Science Foundation encourages ‘Stem’ subjects

Three-year plan to increase the take-up of science, technology, engineering and maths

Smart Futures ambassador and  Clare All-Ireland winner Shane O’Donnell with Minister for Jobs Richard Bruton TD and Dr Ruth Freeman of the Science Foundation. Photograph: Jason Clarke Photography

Smart Futures ambassador and Clare All-Ireland winner Shane O’Donnell with Minister for Jobs Richard Bruton TD and Dr Ruth Freeman of the Science Foundation. Photograph: Jason Clarke Photography

 


A three-year plan to increase the take-up of science, technology, engineering and maths subjects at second and third level has been launched by Science Foundation Ireland.

A part of the foundation’s “Smart Futures” strategy, the plan is intended to raise awareness among students, schools and parents of the career opportunities in “smart” technology driven industries.

The plan aims to build a 450-strong volunteer guidance group from among people in science, technology, engineering and maths (Stem) centred industries who would be available to visit schools and talk to pupils about their careers and necessary qualifications for their jobs.

The plan also aims to encourage industries to participate in student outreach activities; highlight career opportunities and expand awareness through career roadshows and visits to schools.

Yesterday’s launch also saw All-Ireland hurling final star Shane O’Donnell of Clare unveiled as the new Science Foundation Smart Futures Ambassador.


Negative stereotypes
Speaking at the launch Mr O’Donnell (19) said as a student of genetics at UCC, he had “a huge passion for science”. He said it was important to challenge the negative stereotypes about people that work in science, technology, engineering and mathematics.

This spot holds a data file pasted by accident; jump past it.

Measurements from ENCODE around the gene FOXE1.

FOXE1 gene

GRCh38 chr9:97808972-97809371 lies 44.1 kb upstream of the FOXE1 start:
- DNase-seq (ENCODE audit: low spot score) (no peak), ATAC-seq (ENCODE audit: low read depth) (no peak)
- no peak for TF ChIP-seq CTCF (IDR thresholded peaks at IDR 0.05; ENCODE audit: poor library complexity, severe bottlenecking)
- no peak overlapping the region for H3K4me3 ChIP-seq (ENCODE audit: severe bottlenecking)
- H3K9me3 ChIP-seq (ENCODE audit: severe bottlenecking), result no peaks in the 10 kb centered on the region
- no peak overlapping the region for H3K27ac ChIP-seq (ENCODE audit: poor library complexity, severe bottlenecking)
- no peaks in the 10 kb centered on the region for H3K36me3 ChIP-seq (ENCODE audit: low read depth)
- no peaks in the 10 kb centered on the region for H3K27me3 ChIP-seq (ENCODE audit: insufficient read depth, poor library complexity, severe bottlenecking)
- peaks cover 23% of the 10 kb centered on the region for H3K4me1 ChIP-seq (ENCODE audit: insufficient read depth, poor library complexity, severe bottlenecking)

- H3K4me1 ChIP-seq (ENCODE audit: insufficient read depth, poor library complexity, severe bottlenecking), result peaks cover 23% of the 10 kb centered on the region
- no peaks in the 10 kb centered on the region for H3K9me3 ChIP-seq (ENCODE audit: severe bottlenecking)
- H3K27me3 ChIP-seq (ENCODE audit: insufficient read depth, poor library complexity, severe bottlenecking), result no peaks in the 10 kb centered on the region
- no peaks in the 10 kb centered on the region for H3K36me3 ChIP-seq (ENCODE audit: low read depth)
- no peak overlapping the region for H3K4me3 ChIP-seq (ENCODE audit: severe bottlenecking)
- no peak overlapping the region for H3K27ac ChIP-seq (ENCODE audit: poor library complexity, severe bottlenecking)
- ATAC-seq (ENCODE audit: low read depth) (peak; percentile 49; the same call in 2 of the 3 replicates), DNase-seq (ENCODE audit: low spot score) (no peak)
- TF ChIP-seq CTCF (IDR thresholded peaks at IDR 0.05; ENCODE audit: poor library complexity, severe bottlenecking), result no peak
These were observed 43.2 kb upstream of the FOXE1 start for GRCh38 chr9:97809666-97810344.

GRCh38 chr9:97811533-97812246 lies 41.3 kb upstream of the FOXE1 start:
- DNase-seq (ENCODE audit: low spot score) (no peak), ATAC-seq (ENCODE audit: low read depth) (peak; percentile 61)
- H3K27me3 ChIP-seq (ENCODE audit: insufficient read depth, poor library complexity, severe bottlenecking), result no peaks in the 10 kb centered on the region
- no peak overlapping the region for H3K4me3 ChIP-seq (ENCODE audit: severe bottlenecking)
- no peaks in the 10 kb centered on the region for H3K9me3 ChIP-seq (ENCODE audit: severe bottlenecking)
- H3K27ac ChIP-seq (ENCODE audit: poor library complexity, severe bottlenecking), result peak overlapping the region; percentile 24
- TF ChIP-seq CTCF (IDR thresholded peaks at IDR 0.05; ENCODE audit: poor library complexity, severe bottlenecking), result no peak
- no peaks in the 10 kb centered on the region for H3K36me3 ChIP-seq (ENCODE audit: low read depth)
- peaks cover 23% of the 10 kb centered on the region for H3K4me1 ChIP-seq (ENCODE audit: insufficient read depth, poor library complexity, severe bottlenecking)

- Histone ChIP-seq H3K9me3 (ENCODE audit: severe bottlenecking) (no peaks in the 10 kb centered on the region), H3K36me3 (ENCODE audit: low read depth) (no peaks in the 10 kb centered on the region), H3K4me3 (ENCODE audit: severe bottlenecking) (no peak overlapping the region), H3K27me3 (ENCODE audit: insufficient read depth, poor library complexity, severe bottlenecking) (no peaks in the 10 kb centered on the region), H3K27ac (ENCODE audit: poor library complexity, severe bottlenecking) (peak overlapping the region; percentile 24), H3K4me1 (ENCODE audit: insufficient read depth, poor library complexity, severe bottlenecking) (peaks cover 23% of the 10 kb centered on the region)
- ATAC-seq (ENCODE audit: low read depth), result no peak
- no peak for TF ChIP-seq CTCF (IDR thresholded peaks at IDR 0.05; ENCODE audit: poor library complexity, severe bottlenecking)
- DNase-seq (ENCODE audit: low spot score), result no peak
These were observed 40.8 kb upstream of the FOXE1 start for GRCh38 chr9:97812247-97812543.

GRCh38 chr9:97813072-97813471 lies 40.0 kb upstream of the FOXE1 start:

“I’m excited to encourage students to consider a career in Stem, which can be very rewarding; offering a chance to make a difference in the world and contribute to society in a meaningful way.”

Dr Ruth Freeman, director of strategy and communications at Science Foundation, said last year Smart Futures worked with Engineers Ireland’s Steps programme, PharmaChem Ireland, the Royal Society of Chemistry, ICT Ireland and the Institute of Physics, among others, and engaged with approximately 28,000 students across the country.


High calibre
Carmel Mulroy, head of public affairs at Abbott Ireland said having access to a strong pipeline of high-calibre graduates particularly with Stem backgrounds was very important for such industries. She said participation was “an important part of our ongoing efforts to open the eyes of Ireland’s best and brightest young minds to the possibility of a career in a Stem related industry.”

Speaking at the launch Minister for Enterprise and Innovation Richard Bruton said having access to skilled and qualified workers is hugely important for Irish companies looking to expand.

“I am convinced that with proper implementation of this plan, the science, technology, engineering and maths students of the future can play a crucial role in developing the sustainable growing economy of the future in Ireland.”